Jan

9

 A bridge collapses in Minnesota a couple of years ago and it becomes virtually unanimously agreed that our country's roads and bridges are seriously outdated and the main component of any "stimulus package" should be the rebuilding of our "infrastructure". (That the Minnesota collapse was due to a design flaw rather than age seems to have gotten lost in the shuffle.)

Of course no one really knows how much infrastructure would be appropriate since there is no market in it and building new roads and bridges seems to get decided upon based on such factors as political influence and earmarks.

Let's guess there are a few hundred thousand bridges in the country (depending on exact definition of bridge). If most of them were seriously deteriorating, wouldn't more than one bridge fall down every couple of years? And doesn't the fact that bridges practically never fall mean that they are actually in pretty good shape? Maybe even in much better shape than the minimum needed?

I don't mean to make light of the personal tragedy of the three people who died when the Minnesota bridge fell. But what is going on here? Media crying wolf? Politicians drumming up public fear so they can justify their pork? Statistical and economic ignorance by the media and politicians? All of the above?

Thank goodness there was that bridge to nowhere or we'd have no check at all on infrastructure spending and the stimulus package would be two or three times as large.

Pitt T. Maner III comments:

With respect to infrastructure I wonder if the fiber optic business will at some point make a revival. Thesis being there is a need to maintain and upgrade the Information Highway /Internet. Companies like Corning were once selling at 10X from where they are today. Is there another technology that will replace those older fiber optic lines?

Stefan Jovanovich adds:

As the noted philosopher Homer Simpson once said, "Public transit is for losers." Roads offer individuals choice; "mass transit" is the planners dream. As James concedes, it is also a guaranteed money loser. Roads and bridges actually pay for themselves; the tolls here in the Bay Area have been subsidizing BART for more than 3 decades. The presumption that the dreaded foreigners in the auto and oil industry will benefit disproportionately from road construction is mercantilism at its finest. I thought we all shared the odd notion that the consumers should decide matters, not the producers. (Oh, wait, that would mean a "rescue plan" that focused on the depositors — my bad.)


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14 Comments so far

  1. Anonymous on January 7, 2009 4:22 pm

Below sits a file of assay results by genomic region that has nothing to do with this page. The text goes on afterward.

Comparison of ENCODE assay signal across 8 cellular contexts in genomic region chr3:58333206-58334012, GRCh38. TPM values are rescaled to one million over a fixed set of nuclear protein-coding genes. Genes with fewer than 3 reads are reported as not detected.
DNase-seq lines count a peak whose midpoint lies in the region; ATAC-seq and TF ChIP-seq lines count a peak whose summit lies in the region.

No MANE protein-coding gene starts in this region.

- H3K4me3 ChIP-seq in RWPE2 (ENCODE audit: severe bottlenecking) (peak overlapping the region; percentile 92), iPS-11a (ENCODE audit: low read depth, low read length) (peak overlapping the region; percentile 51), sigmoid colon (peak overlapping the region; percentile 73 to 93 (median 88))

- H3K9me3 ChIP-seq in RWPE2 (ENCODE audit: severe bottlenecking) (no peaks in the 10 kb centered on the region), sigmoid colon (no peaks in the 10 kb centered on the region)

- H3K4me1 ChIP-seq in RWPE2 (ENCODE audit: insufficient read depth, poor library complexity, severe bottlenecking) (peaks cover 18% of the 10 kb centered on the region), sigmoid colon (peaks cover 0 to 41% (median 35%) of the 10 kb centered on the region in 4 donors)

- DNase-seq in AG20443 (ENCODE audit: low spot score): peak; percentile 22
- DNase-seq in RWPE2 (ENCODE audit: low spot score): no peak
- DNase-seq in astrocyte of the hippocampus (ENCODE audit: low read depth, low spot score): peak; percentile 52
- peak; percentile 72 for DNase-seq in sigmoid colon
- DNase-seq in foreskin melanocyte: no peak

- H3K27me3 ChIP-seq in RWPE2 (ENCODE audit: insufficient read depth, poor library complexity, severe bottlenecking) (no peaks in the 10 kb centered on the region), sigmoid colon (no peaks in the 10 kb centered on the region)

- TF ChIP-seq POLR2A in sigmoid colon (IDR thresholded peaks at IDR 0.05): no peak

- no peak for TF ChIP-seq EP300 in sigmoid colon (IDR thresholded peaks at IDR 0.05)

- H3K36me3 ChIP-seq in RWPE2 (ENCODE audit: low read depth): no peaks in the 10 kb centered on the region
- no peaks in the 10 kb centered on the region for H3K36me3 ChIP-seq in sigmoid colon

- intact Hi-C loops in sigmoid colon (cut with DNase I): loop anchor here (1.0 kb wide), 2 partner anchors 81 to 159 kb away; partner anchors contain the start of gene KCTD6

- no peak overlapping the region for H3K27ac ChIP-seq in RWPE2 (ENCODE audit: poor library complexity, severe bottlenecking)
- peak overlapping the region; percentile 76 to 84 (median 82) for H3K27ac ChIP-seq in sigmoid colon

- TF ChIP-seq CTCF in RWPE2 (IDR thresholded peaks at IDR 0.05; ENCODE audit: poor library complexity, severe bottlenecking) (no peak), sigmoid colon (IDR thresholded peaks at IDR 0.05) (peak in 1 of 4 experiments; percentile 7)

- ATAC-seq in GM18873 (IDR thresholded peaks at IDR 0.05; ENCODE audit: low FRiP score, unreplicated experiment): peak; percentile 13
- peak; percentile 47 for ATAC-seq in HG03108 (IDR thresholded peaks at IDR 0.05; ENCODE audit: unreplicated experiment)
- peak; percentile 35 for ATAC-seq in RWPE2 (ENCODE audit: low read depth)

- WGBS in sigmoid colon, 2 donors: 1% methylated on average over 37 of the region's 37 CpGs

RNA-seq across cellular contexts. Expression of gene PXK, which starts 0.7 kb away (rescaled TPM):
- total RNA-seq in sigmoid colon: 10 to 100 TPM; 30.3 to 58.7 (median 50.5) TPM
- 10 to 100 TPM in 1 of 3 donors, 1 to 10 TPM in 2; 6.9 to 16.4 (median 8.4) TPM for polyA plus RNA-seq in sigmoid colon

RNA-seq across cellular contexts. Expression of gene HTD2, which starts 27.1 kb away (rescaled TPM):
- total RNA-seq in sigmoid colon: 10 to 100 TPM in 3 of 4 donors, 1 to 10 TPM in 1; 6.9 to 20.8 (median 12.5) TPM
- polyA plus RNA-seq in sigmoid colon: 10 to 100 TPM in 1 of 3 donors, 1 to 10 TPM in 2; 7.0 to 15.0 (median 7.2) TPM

I have been a bridge engineer for the past 15+ years. Let me just say that you have absolutely no clue or idea what you are talking about. The bulk of our bridge inventory dates back to the 1950s. We have also hundreds of bridges that date as far back as the early 1900s still in function. The reason that these bridges are still functioning are due to the numerous retrofits, thanks to the lack of funding to state DOTs to build new bridges. As a matter of fact, here in the US, we have developed a new "science" to retrofit bridges by means of fiber composites because DOTs do not have the necessary budget to build new infrastructure. The reason that you do not see more bridge collapses in this country is because we have been placing band-aids on bridges for the past three decades.I believe that the "statistical and economic" ignorance is on your part. Next time get the facts straight…

  2. Anonymous on January 7, 2009 7:23 pm

    Not to sound too simplistic, let's put some real facts on the table. Also let me emphasize that bridges classified as "structurally deficient" are for the most part operational. Most of them are simply retrofitted (band-aid type of work) or the operational loading of the structure is reduced (fewer lanes). In the US by the time a structure reaches "structurally deficient" status it is usually a sign that it has been in service much longer than its intended life-cycle.

  3. Gary Rogan on January 7, 2009 10:33 pm

    There are several angles to this situation:

    1. Is the Minnesota bridge collapse relevant to infrastructure spending plans other than as a rallying point? Is it important to debunk the connection between this collapse and other rationale for infrastructure projects?